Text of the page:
Visit France’s Cognac Country

1 / 7
2 / 7
3 / 7
4 / 7
5 / 7
6 / 7
7 / 7

Few people have perfected simple, graceful living better than the French, whose relaxed culture centers around fresh, locally produced cuisine and timeless art and architecture. When visiting, travel off the beaten path into the Poitou-Charentes region along France’s western Atlantic coast, an area famous for its cognac and fine goat cheeses.


Papermakers and bookbinders breathe new life into Montmorillon, the “City of Books.” Artisans demonstrate illuminated manuscripts, calligraphy, and ink-making.

Sweet dreams: Sleep in a charming country inn, Relais du Lyon d’Or, in the nearby village of Angles-sur-l’Anglin.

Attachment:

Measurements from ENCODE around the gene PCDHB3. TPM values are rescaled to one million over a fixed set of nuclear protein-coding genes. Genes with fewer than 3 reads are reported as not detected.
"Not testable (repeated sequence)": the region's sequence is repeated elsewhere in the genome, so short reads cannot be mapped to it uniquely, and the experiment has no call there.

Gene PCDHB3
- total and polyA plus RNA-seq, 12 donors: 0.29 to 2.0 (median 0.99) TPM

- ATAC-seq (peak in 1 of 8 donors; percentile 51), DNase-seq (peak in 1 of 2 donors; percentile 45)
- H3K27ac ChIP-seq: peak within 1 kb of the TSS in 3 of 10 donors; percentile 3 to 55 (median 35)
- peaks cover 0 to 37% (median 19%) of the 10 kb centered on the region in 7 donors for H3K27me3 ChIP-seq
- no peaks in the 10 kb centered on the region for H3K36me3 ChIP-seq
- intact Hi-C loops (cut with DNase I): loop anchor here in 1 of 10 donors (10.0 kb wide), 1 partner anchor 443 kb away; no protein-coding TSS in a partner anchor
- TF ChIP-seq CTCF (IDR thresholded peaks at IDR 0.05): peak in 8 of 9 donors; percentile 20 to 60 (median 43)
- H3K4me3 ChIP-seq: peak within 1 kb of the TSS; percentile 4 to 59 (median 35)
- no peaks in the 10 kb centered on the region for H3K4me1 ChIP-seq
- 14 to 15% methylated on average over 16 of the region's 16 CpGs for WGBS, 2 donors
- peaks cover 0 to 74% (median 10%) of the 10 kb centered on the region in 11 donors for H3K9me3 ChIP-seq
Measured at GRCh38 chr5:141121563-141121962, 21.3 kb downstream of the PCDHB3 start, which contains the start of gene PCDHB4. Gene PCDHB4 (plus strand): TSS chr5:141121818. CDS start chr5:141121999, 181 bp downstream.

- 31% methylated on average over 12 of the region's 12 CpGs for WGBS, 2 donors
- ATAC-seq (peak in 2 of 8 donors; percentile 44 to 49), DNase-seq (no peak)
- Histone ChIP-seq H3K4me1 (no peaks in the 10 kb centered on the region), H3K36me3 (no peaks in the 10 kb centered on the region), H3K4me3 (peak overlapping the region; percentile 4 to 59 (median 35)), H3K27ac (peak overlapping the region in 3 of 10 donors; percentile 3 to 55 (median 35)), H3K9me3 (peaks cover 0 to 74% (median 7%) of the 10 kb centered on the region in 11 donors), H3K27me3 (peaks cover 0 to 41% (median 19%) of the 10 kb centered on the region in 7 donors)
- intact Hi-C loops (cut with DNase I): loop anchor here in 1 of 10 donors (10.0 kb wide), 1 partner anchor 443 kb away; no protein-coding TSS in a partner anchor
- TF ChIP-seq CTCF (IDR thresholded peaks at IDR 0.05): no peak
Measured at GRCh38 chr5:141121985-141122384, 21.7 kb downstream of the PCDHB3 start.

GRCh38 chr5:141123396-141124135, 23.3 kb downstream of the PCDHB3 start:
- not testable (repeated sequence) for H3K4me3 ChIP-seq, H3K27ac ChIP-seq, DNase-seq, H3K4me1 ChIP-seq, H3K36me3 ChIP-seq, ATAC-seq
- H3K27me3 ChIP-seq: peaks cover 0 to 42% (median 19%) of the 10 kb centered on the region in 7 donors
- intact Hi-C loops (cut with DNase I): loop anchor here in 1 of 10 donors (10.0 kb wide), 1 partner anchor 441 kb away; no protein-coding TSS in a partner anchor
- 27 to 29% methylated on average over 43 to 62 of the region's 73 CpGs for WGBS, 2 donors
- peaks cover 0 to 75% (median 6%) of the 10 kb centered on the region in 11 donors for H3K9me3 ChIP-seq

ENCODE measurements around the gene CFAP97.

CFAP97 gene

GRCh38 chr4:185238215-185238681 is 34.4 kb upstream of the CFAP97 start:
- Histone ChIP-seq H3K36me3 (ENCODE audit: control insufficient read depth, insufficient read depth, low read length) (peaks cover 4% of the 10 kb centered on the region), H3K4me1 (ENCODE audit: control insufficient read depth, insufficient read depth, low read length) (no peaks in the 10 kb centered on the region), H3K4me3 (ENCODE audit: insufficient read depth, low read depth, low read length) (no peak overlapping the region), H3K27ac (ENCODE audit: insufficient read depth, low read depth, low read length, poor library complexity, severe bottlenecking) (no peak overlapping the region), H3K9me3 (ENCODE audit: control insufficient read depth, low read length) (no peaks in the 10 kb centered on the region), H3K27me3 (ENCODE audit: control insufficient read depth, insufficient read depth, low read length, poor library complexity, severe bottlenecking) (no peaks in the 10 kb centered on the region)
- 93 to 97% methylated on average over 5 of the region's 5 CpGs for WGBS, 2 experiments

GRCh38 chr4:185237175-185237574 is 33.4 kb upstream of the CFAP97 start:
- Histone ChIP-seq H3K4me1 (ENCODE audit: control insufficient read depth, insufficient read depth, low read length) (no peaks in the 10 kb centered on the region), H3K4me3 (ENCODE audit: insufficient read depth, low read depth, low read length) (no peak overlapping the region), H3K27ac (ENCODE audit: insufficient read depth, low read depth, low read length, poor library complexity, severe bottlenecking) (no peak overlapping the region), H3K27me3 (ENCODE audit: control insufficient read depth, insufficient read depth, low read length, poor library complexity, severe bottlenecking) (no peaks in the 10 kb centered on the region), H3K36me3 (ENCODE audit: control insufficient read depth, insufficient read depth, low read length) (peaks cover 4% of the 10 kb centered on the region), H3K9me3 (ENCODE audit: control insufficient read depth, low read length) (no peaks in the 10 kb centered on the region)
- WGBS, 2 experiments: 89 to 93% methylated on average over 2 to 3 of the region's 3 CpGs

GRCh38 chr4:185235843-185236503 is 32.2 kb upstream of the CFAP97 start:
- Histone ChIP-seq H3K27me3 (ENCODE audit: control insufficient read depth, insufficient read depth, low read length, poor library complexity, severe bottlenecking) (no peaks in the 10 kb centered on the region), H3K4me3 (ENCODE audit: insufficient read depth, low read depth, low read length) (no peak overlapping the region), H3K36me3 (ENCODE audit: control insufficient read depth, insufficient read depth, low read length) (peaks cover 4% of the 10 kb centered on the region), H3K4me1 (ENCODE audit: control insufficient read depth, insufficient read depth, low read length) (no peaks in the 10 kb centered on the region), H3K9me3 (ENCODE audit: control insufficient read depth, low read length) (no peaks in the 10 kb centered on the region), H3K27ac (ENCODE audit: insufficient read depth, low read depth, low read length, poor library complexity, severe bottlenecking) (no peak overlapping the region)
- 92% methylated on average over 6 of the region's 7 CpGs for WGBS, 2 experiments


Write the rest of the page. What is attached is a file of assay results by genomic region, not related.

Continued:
Pole a flat-bottomed boat through the tree-canopied canals in the Marais Poitevin, nicknamed France’s “Green Venice” for its abundance of duckweed.

Home base: Lodge in Coulon, but venture thirty kilometers east to the 6,000-year-old stone-age burial mounds in Bougon.


The town of Parthenay attracts fans of half-timbered structures. The town’s walled medieval quarter contains 150 tenth-and eleventh-century timbered shops. Sleep like royalty: Book a room nearby at the stately seventeenth-century Chteau de Saint-Loup.


Le Richelieu Thalassotherapy Center, on the sunny Atlantic Isle of Ré, offers natural sea-water spa treatments including salt scrubs, salt-water baths, and algae wraps.

Gourmand’s delight: Oceanside dining at the Richelieu restaurant (one Michelin star).

Local specialties

Cognac’s famous brandy cellars have been darkened over the years by a microscopic fungi that thrives on alcohol fumes. The Charentes river lazes along in this picturesque town.

Taster’s choice: The Hennessy distillery makes cognac from mostly organic grapes. 


France Tourism; Michelin Green Guide to the Atlantic Coast; Poitou-Charentes-Vacance.